The people in the boats climbed up, one after another, until all 10 were assembled in the main room, sitting on chairs or standing to one side, all obviously waiting to be told what was next.  Hugh addressed them, running through their situation, getting them to adjust to the new realities and allaying their fears.

One lady standing to one side asked a bizarre question, ‘Will you sleep on the divan or will I?’

It was Sarah. 

Emma glanced at Hugh’s dropped jaw but he finished the welcome; now it was a case of allocating rooms, couples and families first – there was only one family grouping with a seven year old girl - and then the others.  They were one room short but the middle-aged pair who were left agreed to share the large bedroom, which meant that that woman went into the smaller and it all worked itself out.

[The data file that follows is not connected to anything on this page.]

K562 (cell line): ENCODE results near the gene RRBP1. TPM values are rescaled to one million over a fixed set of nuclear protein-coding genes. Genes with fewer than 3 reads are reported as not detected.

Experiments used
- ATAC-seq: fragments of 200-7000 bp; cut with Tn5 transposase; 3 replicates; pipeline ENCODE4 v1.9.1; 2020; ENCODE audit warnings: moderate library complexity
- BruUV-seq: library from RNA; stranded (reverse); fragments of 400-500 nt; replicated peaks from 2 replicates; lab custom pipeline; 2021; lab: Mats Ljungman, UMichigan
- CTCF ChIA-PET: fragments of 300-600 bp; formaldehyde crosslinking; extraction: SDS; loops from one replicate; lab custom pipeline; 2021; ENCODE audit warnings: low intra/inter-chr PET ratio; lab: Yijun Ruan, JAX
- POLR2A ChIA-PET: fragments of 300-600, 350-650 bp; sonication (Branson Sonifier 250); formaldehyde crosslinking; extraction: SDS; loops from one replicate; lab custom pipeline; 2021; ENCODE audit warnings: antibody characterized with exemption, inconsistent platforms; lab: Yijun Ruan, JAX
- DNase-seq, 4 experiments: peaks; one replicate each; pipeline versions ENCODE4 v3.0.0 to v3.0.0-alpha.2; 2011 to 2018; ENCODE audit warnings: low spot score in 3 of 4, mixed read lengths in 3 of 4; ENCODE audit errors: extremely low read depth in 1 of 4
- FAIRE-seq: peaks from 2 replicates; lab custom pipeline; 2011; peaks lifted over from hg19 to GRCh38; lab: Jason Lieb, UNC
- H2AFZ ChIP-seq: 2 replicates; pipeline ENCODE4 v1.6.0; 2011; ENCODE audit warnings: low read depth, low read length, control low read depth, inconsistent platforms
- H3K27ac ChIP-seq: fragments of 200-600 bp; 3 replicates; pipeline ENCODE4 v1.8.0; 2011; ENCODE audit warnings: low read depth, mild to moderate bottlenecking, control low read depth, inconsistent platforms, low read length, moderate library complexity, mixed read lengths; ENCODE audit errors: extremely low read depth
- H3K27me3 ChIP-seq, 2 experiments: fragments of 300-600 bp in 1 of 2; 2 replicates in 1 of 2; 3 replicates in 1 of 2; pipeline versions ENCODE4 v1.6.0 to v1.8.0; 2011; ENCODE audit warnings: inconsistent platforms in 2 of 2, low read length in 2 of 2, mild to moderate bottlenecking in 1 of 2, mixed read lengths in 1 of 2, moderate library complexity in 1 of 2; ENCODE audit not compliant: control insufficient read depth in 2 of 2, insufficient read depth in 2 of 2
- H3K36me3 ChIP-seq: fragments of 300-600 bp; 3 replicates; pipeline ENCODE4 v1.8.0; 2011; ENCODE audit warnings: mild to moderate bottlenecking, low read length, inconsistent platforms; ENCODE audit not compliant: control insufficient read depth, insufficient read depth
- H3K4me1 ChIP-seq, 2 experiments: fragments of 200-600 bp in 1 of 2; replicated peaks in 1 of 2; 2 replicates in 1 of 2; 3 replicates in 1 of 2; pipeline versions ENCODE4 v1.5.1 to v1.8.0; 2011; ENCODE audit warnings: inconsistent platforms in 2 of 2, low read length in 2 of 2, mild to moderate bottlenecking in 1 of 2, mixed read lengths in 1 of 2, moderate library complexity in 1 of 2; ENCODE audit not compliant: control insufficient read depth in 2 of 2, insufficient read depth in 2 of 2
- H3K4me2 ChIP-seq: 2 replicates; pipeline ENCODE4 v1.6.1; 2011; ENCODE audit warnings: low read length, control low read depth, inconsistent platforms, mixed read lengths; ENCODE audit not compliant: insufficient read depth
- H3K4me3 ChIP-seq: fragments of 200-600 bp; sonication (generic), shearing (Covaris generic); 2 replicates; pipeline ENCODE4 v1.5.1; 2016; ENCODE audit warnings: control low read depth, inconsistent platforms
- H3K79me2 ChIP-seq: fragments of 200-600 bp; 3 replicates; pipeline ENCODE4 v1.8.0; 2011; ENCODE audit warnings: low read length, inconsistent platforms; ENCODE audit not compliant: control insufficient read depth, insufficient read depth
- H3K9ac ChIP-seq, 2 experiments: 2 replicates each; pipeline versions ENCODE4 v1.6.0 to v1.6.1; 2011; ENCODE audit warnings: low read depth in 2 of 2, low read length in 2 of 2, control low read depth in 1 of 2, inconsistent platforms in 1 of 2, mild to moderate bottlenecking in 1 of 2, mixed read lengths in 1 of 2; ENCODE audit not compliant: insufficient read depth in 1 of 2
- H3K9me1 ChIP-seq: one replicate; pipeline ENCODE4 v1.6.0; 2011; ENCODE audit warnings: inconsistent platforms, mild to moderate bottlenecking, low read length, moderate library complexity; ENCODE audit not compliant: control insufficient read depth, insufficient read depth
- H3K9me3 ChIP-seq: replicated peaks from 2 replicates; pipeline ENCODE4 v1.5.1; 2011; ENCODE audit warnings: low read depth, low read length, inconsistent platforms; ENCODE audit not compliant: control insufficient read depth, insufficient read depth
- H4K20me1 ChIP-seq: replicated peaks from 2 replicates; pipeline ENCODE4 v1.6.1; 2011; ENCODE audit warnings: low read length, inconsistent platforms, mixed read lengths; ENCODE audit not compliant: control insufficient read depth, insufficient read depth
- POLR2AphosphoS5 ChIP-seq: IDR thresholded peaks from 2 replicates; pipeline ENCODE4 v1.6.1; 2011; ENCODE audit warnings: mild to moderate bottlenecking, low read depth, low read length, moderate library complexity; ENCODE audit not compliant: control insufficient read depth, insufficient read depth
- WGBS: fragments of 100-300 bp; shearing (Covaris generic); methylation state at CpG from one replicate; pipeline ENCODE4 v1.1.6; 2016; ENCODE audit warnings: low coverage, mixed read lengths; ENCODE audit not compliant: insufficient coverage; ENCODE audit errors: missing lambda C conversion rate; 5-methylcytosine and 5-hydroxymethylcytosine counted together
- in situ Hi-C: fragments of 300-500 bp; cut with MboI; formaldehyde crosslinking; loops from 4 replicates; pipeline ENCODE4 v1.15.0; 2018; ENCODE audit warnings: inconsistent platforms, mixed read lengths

They were given a time to reappear, then Emma went straight back to their own room because it was time for Jean-Baptiste to awake.  Hugh did some things and appeared ten minutes later.

‘Sarah Retton,’ was all Emma said, Jean-Baptiste at her breast.

‘Even when she was younger, she was never enough, Emma.  What did you think of her this time round?’

‘She looks awful.’

‘Why is she here?  Last we heard, she was one of them, as Marie did not seem to share everything with her.  My first thought now was that she was a plant, my second thought was how to keep her out of your bed.’

‘My bed?’

‘Yes, my love.  She’ll be aware that you’re not averse to closeness with other women you know.  She can’t risk coming through me because she knows you’ll be observing, so she’ll come through you.’